Treaty of Fort Adams

The Treaty of Fort Adams was signed on December 17, 1801 between the Choctaw (an American Indian tribe) and the United States Government. The treaty ceded about 2,641,920 acres (10,691.5 km2) of Choctaw land. The commissioners reported to President Thomas Jefferson that

General James Wilkinson

for the first time, the bounty of the United States was implored, and we were supplicated for materials, tools, implements, and instructors, to aid their exertions, and to direct their labors ... hope, that by the liberal and well directed attention of the Government, these people may be made happy and useful; and that the United States may be saved the pain and expense of expelling or destroying them.[1]

Significance for the Choctaw NationEdit

Although the treaty was originally designed for the creation of the Natchez Trace, it would be the first in a series of treaties that would eventually lead to the expulsion of the Choctaw Nation east of the Mississippi River.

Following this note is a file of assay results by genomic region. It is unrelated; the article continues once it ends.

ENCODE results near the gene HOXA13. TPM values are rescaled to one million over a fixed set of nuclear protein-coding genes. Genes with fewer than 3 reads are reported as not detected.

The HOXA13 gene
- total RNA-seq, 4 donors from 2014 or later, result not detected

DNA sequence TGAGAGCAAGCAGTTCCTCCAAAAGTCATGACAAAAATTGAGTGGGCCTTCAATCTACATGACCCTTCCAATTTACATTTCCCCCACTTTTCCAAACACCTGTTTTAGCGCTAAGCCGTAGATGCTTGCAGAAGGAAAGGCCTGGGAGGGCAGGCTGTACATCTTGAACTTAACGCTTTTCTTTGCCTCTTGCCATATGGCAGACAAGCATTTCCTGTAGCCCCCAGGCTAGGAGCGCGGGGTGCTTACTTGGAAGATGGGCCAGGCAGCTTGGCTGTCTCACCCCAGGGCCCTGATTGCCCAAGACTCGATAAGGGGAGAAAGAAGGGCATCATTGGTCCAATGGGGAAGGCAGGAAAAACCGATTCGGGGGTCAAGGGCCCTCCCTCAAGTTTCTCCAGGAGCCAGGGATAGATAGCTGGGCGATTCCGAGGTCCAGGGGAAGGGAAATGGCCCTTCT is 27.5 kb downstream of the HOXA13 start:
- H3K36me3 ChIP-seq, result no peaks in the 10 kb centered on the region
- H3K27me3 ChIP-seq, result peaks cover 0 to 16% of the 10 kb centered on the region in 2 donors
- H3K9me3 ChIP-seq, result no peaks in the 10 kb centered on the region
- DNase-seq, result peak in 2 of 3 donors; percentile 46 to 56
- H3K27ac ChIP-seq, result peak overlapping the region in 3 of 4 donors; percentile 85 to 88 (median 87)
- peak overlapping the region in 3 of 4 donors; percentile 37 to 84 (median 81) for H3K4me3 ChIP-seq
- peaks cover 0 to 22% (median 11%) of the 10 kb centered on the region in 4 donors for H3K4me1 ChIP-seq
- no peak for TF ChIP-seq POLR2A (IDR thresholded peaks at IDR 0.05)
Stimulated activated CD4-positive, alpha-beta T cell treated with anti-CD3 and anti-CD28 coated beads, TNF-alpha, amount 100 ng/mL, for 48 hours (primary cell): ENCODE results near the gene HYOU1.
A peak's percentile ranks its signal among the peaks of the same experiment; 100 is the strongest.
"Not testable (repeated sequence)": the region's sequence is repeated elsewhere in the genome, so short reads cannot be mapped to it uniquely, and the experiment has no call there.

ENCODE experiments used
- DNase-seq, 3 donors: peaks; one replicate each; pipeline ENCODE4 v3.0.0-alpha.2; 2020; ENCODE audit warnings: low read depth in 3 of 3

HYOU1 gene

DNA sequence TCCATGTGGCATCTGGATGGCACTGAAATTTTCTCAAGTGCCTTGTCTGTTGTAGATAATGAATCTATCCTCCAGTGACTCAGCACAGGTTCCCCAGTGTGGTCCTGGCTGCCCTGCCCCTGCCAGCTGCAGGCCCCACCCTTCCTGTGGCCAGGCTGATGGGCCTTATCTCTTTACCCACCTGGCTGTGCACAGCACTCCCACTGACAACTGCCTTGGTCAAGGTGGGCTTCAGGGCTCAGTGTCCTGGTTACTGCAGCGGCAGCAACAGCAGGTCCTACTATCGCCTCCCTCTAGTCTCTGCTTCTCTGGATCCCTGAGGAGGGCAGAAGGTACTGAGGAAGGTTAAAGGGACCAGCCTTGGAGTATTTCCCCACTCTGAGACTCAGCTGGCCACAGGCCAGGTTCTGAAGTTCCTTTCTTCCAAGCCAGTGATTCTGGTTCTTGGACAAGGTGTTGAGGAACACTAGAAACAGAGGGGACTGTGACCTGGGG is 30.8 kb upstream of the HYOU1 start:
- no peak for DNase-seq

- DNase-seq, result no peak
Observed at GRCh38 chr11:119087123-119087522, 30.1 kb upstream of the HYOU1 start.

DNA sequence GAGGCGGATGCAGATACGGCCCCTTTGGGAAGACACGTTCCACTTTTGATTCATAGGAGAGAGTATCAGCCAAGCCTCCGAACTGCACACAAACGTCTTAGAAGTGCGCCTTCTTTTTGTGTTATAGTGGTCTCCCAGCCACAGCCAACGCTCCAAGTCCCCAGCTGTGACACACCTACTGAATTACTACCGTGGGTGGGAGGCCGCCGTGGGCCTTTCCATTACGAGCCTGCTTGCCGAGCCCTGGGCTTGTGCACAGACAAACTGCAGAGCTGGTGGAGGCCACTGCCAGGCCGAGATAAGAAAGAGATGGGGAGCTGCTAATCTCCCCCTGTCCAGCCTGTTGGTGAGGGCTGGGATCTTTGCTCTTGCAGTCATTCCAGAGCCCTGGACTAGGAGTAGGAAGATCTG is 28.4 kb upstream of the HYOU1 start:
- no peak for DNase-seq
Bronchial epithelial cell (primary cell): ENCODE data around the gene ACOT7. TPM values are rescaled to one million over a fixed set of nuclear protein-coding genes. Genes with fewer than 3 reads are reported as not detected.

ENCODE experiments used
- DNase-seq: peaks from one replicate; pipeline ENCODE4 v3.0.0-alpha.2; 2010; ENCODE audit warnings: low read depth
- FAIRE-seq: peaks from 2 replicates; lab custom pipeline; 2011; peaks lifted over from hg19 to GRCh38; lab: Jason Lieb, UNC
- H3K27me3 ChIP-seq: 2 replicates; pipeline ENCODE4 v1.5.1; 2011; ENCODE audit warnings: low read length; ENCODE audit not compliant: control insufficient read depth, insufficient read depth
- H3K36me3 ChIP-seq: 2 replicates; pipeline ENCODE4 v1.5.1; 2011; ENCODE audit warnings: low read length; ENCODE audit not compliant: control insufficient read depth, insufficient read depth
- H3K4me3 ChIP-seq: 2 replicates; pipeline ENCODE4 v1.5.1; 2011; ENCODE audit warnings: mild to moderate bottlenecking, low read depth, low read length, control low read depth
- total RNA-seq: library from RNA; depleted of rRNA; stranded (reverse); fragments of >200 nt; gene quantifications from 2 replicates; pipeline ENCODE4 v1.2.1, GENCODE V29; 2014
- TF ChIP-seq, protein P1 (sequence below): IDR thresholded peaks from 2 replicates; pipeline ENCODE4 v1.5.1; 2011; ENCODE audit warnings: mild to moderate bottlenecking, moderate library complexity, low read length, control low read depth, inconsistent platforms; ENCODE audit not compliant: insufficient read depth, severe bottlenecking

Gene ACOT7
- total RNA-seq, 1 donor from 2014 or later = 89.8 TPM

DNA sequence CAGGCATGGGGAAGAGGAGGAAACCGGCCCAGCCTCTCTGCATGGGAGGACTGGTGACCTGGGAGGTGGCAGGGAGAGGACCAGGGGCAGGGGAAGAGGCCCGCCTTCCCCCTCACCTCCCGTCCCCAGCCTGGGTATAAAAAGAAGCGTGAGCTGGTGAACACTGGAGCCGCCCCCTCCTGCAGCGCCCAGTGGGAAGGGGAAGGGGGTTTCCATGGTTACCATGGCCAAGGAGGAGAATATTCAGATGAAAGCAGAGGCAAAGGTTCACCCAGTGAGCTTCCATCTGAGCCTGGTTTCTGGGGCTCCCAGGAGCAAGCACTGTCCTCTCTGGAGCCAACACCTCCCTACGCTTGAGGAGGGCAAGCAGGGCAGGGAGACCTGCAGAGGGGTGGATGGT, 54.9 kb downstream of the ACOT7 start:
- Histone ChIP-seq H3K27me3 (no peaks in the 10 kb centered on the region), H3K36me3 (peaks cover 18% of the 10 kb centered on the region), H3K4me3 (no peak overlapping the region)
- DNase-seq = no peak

U.S. Senator Benjamin Hawkins
U.S. Representative Andrew Pickens

The preamble begins with,

THOMAS JEFFERSON, President of the United States of America, by James Wilkinson, of the state of Maryland, Brigadier-General in the army of the United States, Benjamin Hawkins, of North Carolina, and Andrew Pickens, of South Carolina, commissioners plenipotentiary of the United States on the one part, and the Mingos, principal men and warriors of the Choctaw nation, representing the said nation in council assembled, on the other part, have entered into the following articles and conditions, viz: ...

— Treaty of Fort Adams, 1801

1. Peace and Friendship
2. Wagon road through Choctaw country
3. Boundary defined
4. Notification of survey
5. Financial compensations
6. When the treaty takes effect


James Wilkinson, Benjamin Hawkins, Andrew Pickens, Buckshun Nubby, Mingo Hom Massatubby.

See alsoEdit


  1. ^ Morrison, James D. "Red Meets White". The Social History of the Choctaw Nation: 1865-1907. p. 13. ISBN 0-917634-28-4.

External linksEdit